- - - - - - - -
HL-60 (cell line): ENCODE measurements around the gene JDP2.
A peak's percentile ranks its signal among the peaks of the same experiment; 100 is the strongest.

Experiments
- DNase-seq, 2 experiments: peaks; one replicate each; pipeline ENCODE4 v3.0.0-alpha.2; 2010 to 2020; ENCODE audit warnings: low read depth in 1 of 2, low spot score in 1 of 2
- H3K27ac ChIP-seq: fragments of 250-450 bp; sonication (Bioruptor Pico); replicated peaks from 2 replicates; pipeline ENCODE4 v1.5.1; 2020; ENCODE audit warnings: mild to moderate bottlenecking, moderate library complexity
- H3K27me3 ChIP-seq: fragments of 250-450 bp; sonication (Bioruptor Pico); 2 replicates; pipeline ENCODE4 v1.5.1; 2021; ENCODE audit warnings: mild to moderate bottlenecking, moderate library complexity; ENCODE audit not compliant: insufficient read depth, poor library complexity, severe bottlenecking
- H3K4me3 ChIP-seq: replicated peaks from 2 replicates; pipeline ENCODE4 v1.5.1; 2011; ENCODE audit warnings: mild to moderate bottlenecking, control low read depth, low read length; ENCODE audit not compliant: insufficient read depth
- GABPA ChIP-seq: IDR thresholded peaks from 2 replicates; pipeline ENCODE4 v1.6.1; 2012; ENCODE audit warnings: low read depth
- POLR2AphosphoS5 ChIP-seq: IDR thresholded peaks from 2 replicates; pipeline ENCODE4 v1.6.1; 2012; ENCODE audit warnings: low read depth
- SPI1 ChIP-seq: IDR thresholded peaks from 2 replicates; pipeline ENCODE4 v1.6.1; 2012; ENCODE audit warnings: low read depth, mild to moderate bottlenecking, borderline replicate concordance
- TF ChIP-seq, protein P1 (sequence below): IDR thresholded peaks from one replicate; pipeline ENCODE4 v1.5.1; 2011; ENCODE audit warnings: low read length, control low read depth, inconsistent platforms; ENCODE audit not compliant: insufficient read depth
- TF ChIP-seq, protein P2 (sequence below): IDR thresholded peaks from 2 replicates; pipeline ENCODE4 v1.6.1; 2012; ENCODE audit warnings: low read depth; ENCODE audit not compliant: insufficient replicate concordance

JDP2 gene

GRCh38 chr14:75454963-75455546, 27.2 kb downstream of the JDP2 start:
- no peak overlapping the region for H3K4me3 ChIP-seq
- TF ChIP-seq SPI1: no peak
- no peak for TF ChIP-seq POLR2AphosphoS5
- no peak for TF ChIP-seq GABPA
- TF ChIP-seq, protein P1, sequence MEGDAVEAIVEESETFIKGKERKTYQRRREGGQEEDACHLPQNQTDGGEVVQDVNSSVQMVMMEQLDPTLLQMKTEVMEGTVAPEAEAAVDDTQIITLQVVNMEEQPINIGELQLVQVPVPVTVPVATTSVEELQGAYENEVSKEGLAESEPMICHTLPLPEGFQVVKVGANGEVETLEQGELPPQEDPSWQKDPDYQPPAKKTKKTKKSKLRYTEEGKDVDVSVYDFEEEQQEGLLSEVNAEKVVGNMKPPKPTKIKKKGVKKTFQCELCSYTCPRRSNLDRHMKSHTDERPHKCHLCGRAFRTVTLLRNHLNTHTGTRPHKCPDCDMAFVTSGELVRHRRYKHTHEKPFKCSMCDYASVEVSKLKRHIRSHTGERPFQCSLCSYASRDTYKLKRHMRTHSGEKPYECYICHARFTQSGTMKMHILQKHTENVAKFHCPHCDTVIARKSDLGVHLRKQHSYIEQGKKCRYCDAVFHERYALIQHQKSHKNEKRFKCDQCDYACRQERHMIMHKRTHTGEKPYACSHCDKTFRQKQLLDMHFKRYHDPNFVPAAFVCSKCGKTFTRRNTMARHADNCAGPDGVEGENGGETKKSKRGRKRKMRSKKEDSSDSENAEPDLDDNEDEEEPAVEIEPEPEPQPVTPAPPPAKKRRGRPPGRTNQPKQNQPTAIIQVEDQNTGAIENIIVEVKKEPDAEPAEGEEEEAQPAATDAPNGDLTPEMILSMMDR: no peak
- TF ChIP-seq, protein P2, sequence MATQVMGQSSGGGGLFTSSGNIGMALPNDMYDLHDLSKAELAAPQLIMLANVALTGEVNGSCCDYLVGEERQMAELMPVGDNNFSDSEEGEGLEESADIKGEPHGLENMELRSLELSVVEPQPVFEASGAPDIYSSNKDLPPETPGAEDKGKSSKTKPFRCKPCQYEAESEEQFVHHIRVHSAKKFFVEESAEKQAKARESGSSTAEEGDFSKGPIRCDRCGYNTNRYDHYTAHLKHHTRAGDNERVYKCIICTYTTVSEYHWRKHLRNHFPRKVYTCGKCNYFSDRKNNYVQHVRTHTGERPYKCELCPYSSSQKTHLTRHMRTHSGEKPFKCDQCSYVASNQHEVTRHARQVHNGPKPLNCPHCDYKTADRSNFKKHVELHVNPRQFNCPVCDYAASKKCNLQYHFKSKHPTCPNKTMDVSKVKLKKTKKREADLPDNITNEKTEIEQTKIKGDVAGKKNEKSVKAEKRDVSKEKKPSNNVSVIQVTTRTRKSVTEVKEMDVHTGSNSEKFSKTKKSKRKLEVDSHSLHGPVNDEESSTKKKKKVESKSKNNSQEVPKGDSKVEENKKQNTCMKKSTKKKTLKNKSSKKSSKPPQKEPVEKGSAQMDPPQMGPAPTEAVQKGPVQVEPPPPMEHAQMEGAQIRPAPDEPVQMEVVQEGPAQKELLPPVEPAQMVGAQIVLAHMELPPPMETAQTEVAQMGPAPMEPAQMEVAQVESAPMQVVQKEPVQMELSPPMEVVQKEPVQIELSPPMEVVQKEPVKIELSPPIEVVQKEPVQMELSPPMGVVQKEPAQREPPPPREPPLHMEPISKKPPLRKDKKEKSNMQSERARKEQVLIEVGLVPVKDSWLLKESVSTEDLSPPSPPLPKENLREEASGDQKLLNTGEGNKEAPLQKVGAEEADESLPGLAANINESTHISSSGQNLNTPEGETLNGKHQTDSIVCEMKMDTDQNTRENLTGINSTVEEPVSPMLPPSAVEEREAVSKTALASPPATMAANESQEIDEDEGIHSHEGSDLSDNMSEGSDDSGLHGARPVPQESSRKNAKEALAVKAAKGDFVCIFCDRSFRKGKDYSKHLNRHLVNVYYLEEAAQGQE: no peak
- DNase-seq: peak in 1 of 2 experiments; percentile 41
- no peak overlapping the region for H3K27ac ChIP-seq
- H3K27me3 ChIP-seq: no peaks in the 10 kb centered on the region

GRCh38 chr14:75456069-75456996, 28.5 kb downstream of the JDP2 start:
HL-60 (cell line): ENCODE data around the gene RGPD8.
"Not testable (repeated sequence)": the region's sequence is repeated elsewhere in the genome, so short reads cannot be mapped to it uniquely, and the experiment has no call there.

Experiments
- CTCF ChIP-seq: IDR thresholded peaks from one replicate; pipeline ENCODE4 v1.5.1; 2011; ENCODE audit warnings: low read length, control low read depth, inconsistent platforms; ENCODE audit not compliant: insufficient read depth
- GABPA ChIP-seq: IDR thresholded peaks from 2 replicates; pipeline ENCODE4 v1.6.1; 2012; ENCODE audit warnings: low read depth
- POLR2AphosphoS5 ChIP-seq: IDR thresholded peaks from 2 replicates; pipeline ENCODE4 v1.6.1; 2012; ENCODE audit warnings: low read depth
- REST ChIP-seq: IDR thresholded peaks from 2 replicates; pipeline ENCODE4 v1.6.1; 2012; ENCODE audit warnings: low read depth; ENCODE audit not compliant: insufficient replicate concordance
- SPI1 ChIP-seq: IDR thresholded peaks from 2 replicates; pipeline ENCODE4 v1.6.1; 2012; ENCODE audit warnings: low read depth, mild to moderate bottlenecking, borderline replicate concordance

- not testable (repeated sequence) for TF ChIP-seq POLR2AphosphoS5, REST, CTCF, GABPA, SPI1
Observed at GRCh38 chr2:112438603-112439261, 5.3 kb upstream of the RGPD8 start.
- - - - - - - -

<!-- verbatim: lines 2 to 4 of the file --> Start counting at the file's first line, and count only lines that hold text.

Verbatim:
A peak's percentile ranks its signal among the peaks of the same experiment; 100 is the strongest.

Experiments
- DNase-seq, 2 experiments: peaks; one replicate each; pipeline ENCODE4 v3.0.0-alpha.2; 2010 to 2020; ENCODE audit warnings: low read depth in 1 of 2, low spot score in 1 of 2